Within every industry, there's an Apple or a GE, says Luke Timmerman at Xconomy — "anchors" or "models of success" that other companies in that industry look up to. In biotech, that role has been filled by companies like Genentech and Genzyme, Timmerman adds, but because of buyouts and mergers in almost every regional cluster, the industry is losing its anchors. "The health of regional biotech clusters in the US is usually measured by empirical metrics like federal grant funding, patents, venture capital investments, number of companies, revenues, and stock market valuations," he says. "All of those things matter. But I'm also a believer that there are intangibles to regional success, the kinds of things those measurements can't capture. One of these intangibles is that every thriving US biotech hub needs an 'anchor tenant.'"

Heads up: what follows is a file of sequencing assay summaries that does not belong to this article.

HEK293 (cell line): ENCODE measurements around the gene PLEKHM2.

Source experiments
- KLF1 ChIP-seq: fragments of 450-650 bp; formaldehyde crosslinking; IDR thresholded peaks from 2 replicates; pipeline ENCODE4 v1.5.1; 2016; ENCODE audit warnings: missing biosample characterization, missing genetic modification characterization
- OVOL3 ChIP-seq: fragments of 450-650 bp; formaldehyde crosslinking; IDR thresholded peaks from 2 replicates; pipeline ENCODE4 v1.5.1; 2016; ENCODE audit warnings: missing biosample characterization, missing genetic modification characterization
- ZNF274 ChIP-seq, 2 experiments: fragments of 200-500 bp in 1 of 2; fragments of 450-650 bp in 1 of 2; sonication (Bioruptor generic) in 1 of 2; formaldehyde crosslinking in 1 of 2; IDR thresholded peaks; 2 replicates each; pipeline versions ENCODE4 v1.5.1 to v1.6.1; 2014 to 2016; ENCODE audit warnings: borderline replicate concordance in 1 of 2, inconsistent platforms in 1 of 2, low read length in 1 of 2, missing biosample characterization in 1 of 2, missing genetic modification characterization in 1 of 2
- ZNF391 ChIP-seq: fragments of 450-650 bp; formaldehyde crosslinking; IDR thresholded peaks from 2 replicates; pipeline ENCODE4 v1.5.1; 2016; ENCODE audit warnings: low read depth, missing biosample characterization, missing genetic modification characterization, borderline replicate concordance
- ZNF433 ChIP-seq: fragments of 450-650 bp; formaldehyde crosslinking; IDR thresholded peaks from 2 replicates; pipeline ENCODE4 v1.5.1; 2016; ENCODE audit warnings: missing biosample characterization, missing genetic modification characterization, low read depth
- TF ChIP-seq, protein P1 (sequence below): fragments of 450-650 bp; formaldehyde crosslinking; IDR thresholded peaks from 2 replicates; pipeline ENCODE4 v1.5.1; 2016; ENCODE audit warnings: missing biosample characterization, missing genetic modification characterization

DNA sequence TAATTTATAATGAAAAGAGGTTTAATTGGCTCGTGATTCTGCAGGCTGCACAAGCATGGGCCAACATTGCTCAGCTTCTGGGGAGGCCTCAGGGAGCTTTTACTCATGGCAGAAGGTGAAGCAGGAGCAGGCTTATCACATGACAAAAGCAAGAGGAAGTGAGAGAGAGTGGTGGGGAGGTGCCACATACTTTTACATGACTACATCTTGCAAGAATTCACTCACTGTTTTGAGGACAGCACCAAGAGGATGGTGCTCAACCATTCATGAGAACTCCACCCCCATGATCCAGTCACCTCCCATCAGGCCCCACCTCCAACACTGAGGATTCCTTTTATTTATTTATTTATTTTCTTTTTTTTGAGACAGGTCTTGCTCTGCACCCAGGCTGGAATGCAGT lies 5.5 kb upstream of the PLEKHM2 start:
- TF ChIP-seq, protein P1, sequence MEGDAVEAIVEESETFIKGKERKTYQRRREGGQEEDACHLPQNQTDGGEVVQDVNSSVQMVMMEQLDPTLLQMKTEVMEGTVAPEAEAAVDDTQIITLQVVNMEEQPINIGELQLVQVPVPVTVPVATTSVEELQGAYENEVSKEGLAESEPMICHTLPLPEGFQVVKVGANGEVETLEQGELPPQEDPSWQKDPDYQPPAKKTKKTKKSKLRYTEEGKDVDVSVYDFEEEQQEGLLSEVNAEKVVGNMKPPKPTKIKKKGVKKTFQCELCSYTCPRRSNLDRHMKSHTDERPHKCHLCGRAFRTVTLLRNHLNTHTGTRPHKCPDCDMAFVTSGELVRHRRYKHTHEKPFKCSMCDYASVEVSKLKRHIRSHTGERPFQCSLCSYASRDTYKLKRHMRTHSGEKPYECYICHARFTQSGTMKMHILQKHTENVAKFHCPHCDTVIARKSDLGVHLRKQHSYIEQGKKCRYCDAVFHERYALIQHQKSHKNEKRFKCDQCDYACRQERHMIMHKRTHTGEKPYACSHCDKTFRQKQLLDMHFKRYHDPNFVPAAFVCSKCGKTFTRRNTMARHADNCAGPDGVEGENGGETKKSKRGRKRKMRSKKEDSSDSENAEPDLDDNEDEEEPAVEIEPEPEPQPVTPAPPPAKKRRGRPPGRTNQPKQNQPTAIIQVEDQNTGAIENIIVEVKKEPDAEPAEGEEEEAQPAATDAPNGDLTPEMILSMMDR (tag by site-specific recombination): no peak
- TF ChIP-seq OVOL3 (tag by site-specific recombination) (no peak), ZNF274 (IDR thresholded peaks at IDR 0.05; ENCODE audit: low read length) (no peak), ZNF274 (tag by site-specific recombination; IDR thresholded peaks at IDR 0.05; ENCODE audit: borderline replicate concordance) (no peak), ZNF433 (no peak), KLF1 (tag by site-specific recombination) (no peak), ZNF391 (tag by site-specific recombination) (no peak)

An anchor tenant, as Timmerman defines it, is a company that employs a lot of people, provides good wages, is independent, is profitable, and has a diverse range of products. "It provides a success template for little companies to follow," he says.
At In the Pipeline, Derek Lowe says that taking such anchor companies out of certain regions can bring biotech to a halt if there isn't a strong enough biotech culture there to fill in the gaps. However, he adds, he's "skeptical" of attempts to artificially induce such biotech clusters to form around a given company. "It's not that I don't think more research hot spots would be a bad thing, of course — just the opposite," Lowe says. "It's just that I don't know how you achieve that result."